- 06 Jun 2016
MyConcern Safeguarding Software
- 24 Feb 2016
A guide to safeguarding for all visitors and volunteers at GSSC
- 20 Jan 2016
Educate Against Hate Website
Please see new Government website regarding educating against hate. http://educateagainsthate.com/
- 06 Oct 2015
Parents Guide to Extremism and Radicalisation
Please click below link to see Victvs’s Guide on advice for parents regarding extremism and radicalisation: Parents Guide to Extremism and Radicalisation Thank you!
- 07 Sep 2015
What is Mash?
- 21 Jul 2015
Safeguarding Alert 21.07.2015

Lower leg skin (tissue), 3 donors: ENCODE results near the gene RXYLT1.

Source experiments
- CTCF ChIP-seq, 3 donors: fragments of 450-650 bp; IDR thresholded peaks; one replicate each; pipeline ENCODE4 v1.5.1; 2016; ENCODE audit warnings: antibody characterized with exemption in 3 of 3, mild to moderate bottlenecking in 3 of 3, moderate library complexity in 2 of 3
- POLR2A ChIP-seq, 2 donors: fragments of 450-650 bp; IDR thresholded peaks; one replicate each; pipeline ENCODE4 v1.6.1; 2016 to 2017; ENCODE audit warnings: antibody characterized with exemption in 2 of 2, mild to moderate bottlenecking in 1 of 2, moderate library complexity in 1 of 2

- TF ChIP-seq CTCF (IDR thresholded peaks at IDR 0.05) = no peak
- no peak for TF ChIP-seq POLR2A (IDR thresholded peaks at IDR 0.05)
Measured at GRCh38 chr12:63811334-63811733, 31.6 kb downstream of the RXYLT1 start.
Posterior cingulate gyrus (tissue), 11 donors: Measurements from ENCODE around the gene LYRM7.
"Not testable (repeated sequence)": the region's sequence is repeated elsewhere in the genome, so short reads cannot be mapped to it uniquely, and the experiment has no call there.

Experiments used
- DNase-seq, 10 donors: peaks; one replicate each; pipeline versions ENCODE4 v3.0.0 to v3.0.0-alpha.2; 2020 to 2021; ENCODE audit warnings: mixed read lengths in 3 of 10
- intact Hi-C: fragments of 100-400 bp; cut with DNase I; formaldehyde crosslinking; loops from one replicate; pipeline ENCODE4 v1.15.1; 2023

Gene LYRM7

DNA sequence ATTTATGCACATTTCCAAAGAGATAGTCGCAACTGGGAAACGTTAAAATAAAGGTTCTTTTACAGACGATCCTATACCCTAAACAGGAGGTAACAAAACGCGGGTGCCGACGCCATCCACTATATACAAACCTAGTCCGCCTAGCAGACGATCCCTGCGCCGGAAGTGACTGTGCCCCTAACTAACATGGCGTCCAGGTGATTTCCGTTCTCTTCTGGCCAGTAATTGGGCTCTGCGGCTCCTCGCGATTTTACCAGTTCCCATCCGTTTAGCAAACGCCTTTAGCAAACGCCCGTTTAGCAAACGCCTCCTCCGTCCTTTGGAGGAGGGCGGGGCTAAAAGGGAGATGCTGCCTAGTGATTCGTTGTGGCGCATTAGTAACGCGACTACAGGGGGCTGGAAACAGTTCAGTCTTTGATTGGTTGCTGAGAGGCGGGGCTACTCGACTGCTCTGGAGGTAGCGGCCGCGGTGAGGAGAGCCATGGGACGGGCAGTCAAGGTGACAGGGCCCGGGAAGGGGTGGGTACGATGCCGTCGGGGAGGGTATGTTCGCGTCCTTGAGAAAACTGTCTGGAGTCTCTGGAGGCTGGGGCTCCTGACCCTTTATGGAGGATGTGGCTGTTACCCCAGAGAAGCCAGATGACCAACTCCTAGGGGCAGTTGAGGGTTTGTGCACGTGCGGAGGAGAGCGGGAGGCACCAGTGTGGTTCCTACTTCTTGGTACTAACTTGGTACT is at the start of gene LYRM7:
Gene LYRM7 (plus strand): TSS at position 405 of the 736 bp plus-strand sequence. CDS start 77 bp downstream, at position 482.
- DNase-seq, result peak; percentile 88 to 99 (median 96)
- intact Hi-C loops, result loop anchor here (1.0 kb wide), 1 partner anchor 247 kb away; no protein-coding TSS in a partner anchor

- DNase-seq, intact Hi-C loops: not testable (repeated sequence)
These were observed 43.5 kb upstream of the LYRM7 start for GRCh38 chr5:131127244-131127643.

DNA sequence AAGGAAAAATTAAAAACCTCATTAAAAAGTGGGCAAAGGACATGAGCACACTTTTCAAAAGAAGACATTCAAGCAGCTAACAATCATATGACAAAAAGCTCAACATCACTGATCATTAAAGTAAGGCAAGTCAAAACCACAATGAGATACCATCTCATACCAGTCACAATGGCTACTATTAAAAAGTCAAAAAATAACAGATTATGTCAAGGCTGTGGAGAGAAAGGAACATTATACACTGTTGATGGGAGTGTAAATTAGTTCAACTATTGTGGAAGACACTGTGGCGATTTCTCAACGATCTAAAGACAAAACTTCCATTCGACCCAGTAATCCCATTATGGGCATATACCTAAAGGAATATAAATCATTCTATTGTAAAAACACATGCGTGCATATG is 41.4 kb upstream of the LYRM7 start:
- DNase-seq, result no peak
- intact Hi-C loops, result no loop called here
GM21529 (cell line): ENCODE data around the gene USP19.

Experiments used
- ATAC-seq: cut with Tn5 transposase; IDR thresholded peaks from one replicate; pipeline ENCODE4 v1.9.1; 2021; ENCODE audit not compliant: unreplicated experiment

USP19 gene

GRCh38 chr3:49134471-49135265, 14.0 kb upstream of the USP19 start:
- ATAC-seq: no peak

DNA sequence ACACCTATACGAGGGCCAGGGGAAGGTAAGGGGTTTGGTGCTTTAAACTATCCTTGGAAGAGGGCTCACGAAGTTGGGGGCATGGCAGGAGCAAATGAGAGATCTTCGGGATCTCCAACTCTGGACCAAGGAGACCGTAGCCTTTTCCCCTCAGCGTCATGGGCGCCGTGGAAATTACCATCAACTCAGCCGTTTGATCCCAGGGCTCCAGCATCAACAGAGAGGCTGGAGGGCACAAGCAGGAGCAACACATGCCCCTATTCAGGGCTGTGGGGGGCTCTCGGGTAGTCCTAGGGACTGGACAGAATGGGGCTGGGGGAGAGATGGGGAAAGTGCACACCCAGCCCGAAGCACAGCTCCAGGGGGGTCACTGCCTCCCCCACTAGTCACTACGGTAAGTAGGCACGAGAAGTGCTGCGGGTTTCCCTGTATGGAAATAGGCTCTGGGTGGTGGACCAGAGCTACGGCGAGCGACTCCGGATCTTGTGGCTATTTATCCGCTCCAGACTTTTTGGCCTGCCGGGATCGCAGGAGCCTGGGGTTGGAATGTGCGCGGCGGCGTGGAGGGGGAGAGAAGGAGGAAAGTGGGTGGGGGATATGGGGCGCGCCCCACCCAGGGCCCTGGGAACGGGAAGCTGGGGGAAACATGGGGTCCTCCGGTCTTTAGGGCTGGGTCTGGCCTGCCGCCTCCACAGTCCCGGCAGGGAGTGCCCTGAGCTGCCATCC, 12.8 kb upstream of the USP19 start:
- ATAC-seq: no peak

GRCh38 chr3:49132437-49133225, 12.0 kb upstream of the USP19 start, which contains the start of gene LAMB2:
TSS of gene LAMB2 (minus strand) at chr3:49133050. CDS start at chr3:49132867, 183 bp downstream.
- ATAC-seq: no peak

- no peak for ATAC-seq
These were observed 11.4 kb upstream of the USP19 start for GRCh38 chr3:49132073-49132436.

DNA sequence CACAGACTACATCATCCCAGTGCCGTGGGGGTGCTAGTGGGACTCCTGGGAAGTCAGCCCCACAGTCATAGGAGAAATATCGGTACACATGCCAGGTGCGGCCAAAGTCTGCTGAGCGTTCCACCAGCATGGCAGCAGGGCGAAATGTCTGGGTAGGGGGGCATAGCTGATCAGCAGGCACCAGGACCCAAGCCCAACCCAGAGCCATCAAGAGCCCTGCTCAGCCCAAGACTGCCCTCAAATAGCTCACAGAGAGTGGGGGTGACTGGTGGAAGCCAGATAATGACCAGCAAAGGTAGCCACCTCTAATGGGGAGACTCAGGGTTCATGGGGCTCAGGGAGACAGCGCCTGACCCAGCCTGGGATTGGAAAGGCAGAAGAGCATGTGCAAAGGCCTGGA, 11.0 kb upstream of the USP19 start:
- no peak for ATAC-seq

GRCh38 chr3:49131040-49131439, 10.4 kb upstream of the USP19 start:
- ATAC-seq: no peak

NSCB Schools e-Bulletin: Summer Holiday Safety Message 20th July 2015 Children and young people are often more vulnerable and more likely to experience risky situations during the long summer holiday from school. With the summer holidays fast approaching, the NSCB suggests you share some guidance with school children about keeping safe during the summer holidays. We have 5 key themes: 1. Child Sexual Exploitation Children may find themselves more vulnerable during the summer holidays and some may be at risk of sexual exploitation. Who could a child or young person tell if they were worried? Services in Northamptonshire are ready to help – the options are: Tell a friend who you know will tell another useful adult Tell an adult that can be trusted and is not involved with the exploitative situation Text or ring 116 000 – it’s free, anonymous and open 24/7 – you can get advice or help for you or someone you know Ring 101 and report it to the police Ring the RISE team on 01604 888345 or email them email@example.com 2. Female Genital Mutilation (FGM) and the ‘cutting season’ Sadly, the school summer holidays is known as the ‘cutting season’. This horrific name marks a time of year when many young girls are taken abroad to have FGM performed, in order that they can ‘heal’ over the long summer holiday period – mainly to avoid detection when they return to school. Who could a girl tell if she was worried? The options are: Tell someone who can be trusted like a teacher, social worker, doctor or other professional Ring the NSPCC FGM help line on 0800 028 3550 or e-mail them on firstname.lastname@example.org Contact the local organisation Northamptonshire Flower who can also help – visit their website for more details: www.northamptonshireflower.org Girls can now be protected using a FGM Protection Order – this gives a girl legal protection that can stop her being taken abroad against her will for FGM for example. Anyone can apply for a FGM protection order – the girl herself, or a professional or other person on her behalf. Find out more about FGM Protection Orders on the NSCB website. 3. Forced marriage As with FGM, the school summer holidays provides cover for some families to take children abroad where they are forced into marriage. Anyone worried about being forced into marriage can use the following resources to get help: Download the Freedom smartphone app The Metropolitan Police and the Freedom Charity have created this new, free smartphone app to help young people at risk of forced marriage. It includes a check list of signs of forced marriage and links young people at risk to organisations that can help them, including ChildLine. Get help from the Forced Marriage Unit at the Foreign and Commonwealth Office Anyone worried that they or someone they know might be forced into marriage overseas, or who’s already been forced to marry, can get help from the Forced Marriage Unit. You can talk to a trained professional who can help you work out a plan of action. Call the Forced Marriage Unit on 020 7008 0151(or if you’re overseas, phone 0044 20 7008 0151.) You can also email the Forced Marriage Unit email@example.com| or get information on their website in English, Arabic or Urdu. Get help from the organisation Karma Nirvana This organisation offers support, information and help with re-housing to victims of forced marriages, domestic violence and honour based crimes. It also offers a bi-lingual service. Phone their confidential helpline on 01332 604098. 4. Gangs A gang can be a group of friends who live in the same area, or go to the same school and who hang out together. Some gangs may try to persuade or force children and young people to get involved with risky, dangerous and criminal behaviour. Some gang members may use knives or other weapons to show off and impress others. This can be very scary for other people, especially if they think the gang will use them. Who could a child or young person tell if they were worried? Northants Police have Officers that can help – call them on 101 The MASH team at Northants County Council can help with this problem – call them on 0300 126 1000 Call Child-Line – you can call free and speak to a counsellor straight away on 0800 1111 or get help from a counsellor through 1-2-1 online chat on the website: www.childline.org.uk 5. Radicalisation and Extremism Radicalisation happens when a person’s thinking and behaviour become significantly different from how most of the members of their society and community view social issues and participate politically. Only small numbers of people radicalise and they can be from a diverse range of ethnic, national, political and religious groups. Who could a child or young person tell if they were worried? If you suspect a friend may be at risk of being radicalised you should first speak to a teacher, a relative, friend or social worker, as the local police will be able to support them through the PREVENT programme. If you think a friend may be in immediate danger you should always contact the Police on 999.